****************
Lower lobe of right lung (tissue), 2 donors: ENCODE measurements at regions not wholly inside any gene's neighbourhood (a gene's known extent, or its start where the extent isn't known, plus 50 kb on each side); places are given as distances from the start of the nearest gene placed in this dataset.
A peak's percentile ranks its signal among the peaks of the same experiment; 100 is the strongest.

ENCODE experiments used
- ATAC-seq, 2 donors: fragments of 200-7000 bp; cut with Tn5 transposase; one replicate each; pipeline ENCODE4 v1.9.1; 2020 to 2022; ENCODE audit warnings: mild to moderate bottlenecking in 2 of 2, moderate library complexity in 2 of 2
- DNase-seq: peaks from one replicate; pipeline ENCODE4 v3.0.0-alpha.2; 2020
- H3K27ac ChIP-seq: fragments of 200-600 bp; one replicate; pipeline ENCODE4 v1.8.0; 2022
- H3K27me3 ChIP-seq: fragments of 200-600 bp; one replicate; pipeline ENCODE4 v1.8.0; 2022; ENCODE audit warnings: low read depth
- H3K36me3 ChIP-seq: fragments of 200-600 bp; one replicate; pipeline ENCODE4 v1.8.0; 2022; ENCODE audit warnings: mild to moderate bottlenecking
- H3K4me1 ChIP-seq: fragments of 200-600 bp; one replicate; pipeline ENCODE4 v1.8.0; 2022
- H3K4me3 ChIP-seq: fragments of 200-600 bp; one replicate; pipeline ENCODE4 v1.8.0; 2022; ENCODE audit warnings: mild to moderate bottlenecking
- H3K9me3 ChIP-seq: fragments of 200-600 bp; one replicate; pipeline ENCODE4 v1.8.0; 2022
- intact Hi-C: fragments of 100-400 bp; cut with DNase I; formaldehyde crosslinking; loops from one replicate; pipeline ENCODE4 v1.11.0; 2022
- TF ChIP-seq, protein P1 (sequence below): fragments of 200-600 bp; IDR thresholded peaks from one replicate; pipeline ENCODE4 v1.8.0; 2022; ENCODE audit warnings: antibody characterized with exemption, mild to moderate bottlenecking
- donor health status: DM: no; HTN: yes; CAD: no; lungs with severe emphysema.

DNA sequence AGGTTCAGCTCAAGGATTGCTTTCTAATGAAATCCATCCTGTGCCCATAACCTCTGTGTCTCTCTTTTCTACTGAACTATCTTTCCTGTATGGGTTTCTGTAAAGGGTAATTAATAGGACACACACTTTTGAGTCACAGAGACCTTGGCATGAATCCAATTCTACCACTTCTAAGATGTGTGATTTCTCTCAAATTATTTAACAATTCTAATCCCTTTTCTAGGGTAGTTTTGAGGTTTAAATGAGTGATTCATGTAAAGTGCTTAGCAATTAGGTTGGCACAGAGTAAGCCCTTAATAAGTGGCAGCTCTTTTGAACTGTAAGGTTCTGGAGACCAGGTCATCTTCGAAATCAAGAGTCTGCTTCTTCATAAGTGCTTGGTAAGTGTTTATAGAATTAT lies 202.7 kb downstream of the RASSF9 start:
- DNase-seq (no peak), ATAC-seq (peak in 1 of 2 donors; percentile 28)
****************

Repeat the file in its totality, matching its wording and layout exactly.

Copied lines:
Lower lobe of right lung (tissue), 2 donors: ENCODE measurements at regions not wholly inside any gene's neighbourhood (a gene's known extent, or its start where the extent isn't known, plus 50 kb on each side); places are given as distances from the start of the nearest gene placed in this dataset.
A peak's percentile ranks its signal among the peaks of the same experiment; 100 is the strongest.

ENCODE experiments used
- ATAC-seq, 2 donors: fragments of 200-7000 bp; cut with Tn5 transposase; one replicate each; pipeline ENCODE4 v1.9.1; 2020 to 2022; ENCODE audit warnings: mild to moderate bottlenecking in 2 of 2, moderate library complexity in 2 of 2
- DNase-seq: peaks from one replicate; pipeline ENCODE4 v3.0.0-alpha.2; 2020
- H3K27ac ChIP-seq: fragments of 200-600 bp; one replicate; pipeline ENCODE4 v1.8.0; 2022
- H3K27me3 ChIP-seq: fragments of 200-600 bp; one replicate; pipeline ENCODE4 v1.8.0; 2022; ENCODE audit warnings: low read depth
- H3K36me3 ChIP-seq: fragments of 200-600 bp; one replicate; pipeline ENCODE4 v1.8.0; 2022; ENCODE audit warnings: mild to moderate bottlenecking
- H3K4me1 ChIP-seq: fragments of 200-600 bp; one replicate; pipeline ENCODE4 v1.8.0; 2022
- H3K4me3 ChIP-seq: fragments of 200-600 bp; one replicate; pipeline ENCODE4 v1.8.0; 2022; ENCODE audit warnings: mild to moderate bottlenecking
- H3K9me3 ChIP-seq: fragments of 200-600 bp; one replicate; pipeline ENCODE4 v1.8.0; 2022
- intact Hi-C: fragments of 100-400 bp; cut with DNase I; formaldehyde crosslinking; loops from one replicate; pipeline ENCODE4 v1.11.0; 2022
- TF ChIP-seq, protein P1 (sequence below): fragments of 200-600 bp; IDR thresholded peaks from one replicate; pipeline ENCODE4 v1.8.0; 2022; ENCODE audit warnings: antibody characterized with exemption, mild to moderate bottlenecking
- donor health status: DM: no; HTN: yes; CAD: no; lungs with severe emphysema.

DNA sequence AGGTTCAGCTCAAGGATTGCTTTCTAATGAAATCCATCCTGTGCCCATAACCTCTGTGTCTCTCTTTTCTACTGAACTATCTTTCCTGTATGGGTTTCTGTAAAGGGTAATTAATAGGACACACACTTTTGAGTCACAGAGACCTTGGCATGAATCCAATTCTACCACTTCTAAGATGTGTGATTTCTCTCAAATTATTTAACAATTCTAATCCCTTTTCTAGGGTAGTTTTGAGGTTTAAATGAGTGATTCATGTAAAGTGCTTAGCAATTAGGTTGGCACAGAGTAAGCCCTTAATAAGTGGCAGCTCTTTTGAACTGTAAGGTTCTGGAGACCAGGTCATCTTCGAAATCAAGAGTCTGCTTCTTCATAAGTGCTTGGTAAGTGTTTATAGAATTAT lies 202.7 kb downstream of the RASSF9 start:
- DNase-seq (no peak), ATAC-seq (peak in 1 of 2 donors; percentile 28)